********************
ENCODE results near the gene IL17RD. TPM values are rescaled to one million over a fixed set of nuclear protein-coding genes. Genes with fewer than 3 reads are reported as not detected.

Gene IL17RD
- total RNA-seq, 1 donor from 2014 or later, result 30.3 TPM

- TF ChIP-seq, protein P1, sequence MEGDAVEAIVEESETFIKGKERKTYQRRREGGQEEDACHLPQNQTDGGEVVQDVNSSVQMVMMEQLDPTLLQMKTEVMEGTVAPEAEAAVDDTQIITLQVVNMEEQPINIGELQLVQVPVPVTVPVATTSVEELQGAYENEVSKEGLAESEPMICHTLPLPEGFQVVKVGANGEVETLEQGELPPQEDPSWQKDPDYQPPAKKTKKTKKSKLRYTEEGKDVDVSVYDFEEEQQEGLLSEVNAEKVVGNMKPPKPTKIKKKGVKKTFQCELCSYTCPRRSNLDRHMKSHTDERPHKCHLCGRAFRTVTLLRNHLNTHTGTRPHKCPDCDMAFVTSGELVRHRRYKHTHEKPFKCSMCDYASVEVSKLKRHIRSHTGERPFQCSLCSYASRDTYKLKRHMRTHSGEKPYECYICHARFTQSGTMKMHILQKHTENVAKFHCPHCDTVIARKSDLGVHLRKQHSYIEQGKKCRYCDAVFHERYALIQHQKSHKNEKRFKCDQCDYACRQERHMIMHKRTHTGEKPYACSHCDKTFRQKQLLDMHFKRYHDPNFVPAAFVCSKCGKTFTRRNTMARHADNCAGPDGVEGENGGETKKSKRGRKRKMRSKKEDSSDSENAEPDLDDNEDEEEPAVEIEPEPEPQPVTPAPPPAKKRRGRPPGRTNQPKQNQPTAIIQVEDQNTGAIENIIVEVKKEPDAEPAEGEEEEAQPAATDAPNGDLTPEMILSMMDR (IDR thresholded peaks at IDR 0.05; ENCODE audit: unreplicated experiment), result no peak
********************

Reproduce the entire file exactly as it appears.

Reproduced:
ENCODE results near the gene IL17RD. TPM values are rescaled to one million over a fixed set of nuclear protein-coding genes. Genes with fewer than 3 reads are reported as not detected.

Gene IL17RD
- total RNA-seq, 1 donor from 2014 or later, result 30.3 TPM

- TF ChIP-seq, protein P1, sequence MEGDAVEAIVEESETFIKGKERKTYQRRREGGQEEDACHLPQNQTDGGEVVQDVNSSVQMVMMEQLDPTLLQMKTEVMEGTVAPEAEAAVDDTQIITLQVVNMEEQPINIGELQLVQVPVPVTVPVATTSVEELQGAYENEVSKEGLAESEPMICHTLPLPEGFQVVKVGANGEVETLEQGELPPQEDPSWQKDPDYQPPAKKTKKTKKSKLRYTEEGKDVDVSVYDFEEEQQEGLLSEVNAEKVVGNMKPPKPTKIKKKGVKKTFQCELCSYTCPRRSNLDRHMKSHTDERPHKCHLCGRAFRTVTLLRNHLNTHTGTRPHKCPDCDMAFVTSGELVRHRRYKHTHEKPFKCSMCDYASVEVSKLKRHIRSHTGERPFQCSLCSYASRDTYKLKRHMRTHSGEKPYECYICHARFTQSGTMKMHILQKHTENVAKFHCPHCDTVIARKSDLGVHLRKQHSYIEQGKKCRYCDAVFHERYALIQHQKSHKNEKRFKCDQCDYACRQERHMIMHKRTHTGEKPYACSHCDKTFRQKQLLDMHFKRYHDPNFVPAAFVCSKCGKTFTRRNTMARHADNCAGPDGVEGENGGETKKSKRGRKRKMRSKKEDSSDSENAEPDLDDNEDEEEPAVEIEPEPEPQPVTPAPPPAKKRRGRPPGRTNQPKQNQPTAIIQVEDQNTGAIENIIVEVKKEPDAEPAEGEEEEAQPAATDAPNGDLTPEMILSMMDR (IDR thresholded peaks at IDR 0.05; ENCODE audit: unreplicated experiment), result no peak